This tract by ¿i¿ek is another solid addition to his continuing work on ideology in contemporary society. While the book tends to flow with the efficiency of a falling brick, due to ¿i¿ek's unique style, the point of the book is clear -- the ideology of 'utopia' is no longer isolated to modern conceptions of communism, but in fact it is a vital part of liberal-democratic capitalism. It starts with a critique on modern political and capitalist rhetoric, then flows into a rather disjointed (but typically ¿i¿ek) analysis of everything from Starbucks to classical Marxism. ¿i¿ek's proposed response to this "ideology in the age of post-ideology" to continue a call to "get back to work" at establishing a new communist "Idea" for the twenty-first century, one that can escape the failings of twentieth-century experimentation, and one that works in modern-day social relations and structures of labour -- a continuation of Badiou's work on a new "communist hypothesis." I found the book to be a great read, with tons of compelling points made, and would recommend it to anyone who has more than a passing interest in these ideas. At only 157 pages, it is easy enough to finish in a few days, great for a light introduction to the "new school" of modern communist philosophers.For those who are not familiar with ¿i¿ek's work, he draws a lot from the concepts of Jacques Lacan and Alain Badiou, so it would be helpful to at least have a familiar knowledge of their core concepts before jumping in to this book.
edh on LibraryThing More than 1 year ago
Like any good book title ¿First as Tragedy, Then as Farce¿ misdirects the reader then guides him back to a new and better understanding of the author¿s intent. Zizek¿s writing is dense and not easy to read. I picked this book for its leftist critique of democracy and capitalism; that it was and more. There are enough insightful comments along these lines to make the read worthwhile. But Zizek¿s shotgun approach to writing makes it difficult to see what he is aiming at. While reading if you keep in mind this central theme, the enemy of communism is not democracy or even socialism but capitalism, then the thrust of the book becomes clear. The front page blurb from the New Republic calls Zizek ¿The most dangerous philosopher in the West¿. If he was more comprehensible we would be more dangerous.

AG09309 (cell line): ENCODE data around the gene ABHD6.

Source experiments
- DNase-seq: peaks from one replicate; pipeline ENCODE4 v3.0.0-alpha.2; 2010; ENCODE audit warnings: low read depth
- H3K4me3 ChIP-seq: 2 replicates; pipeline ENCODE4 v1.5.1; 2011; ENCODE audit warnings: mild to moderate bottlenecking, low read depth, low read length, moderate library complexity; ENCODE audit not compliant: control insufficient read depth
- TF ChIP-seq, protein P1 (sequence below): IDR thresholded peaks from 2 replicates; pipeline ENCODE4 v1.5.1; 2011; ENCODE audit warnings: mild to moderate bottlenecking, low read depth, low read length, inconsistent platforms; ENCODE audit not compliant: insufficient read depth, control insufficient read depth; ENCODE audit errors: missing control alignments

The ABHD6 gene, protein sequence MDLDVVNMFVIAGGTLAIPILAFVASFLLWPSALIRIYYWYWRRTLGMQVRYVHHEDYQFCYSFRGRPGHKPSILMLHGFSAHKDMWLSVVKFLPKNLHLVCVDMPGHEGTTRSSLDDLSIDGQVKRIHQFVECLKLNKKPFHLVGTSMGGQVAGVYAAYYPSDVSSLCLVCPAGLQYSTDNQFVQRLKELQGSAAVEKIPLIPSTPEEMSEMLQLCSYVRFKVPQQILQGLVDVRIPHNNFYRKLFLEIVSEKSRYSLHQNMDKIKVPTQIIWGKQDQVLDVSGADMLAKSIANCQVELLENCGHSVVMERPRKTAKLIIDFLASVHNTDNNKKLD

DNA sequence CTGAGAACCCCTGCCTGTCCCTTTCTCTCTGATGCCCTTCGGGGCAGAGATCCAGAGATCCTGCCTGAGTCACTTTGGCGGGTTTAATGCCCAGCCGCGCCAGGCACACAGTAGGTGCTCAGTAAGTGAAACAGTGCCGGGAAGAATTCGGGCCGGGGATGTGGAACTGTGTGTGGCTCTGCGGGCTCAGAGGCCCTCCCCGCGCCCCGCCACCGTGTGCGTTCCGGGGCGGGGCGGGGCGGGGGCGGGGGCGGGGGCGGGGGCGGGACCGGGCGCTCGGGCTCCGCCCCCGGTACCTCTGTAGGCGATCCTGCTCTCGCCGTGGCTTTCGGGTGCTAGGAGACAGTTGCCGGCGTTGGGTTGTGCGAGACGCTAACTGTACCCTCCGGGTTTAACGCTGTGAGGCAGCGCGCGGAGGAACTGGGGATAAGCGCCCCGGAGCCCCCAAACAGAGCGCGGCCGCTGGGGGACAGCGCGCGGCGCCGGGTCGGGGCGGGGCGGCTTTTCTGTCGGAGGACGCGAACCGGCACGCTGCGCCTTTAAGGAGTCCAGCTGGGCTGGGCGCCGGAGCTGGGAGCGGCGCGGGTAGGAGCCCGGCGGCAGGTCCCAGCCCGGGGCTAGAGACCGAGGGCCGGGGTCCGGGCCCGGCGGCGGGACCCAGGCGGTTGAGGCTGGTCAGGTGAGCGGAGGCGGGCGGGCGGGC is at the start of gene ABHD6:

MarkHurn on LibraryThing More than 1 year ago
This book renewed my interest in political philosophy, although saying that, it is probably better appreciated by someone with a renewed interest than with a new interest. The reason I say this is that there are a lot of references to writers and use of terminology which many will not know, I found myself turning to dictionaries of philosophy more than once.The book attacks contemporary capitalist society from a communist perspective, but not the communism of Marxism-Leninism but a contemporary communist thought rooted in the classics of Kant and Hegel, but strongly influenced by psychoanalysis and phenomenology.'all the features we today identify with freedom and liberal democracy (trade unions, the universal vote, free universal education, freedom of the press, etc.) were won through a long and difficult struggle on the part of the lower classes throughout the ninetenth and twentieth centuries - in other words they were anything but the "natural" consequences of capitalist relations' (p.38). He points out that many of the demands of The Communist Manifesto have been won and are widely accepted.Some of his comments on contemporary oppositions are frighteningly perceptive: 'such a Left fears for its own comfortable position as a critical voice fully integrated into the system, ready to risk nothing' (p.75) how many in the Labour Party and trades unions must feel this at the moment? And if you do feel it can you afford to take the risks?And you think you've heard all the criticisms of capitalism? Well no, I was amazed to read that 'help' from the International Monetary Fund makes people ill, and this is no wild claim, it is based on research by a respected University, showing how IMF inspired cuts in public health budgets of many countries has led to increased ill-health in those countries (p.81).Some might be surprised that Zizek states that the future conflicts will between socialism and communism, that is a 'corporate' socialism of state and big-business that actually rules/owns most everything at the moment, the individual entrepreneur (so beloved of the neo-liberals) is extremely rare and ineffectual. There is so much more I could say about Zizek's arguments, often they are excellent, but not always convincing, he is like a boxer that wins on points and not on knock-out blows. Also, however good criticism of the existing order might be, the question will always arise 'how would you do otherwise?' and Zizek is rather short on advice in this department.
Mandarinate on LibraryThing More than 1 year ago
The start of this book has promise as a social critique but quickly drifts into seemingly pointless erudition and abstraction. The only message I extracted from it was "there's a recession, so you see now that capitalism sucks, onward to revolution."
Anonymous More than 1 year ago
Anonymous More than 1 year ago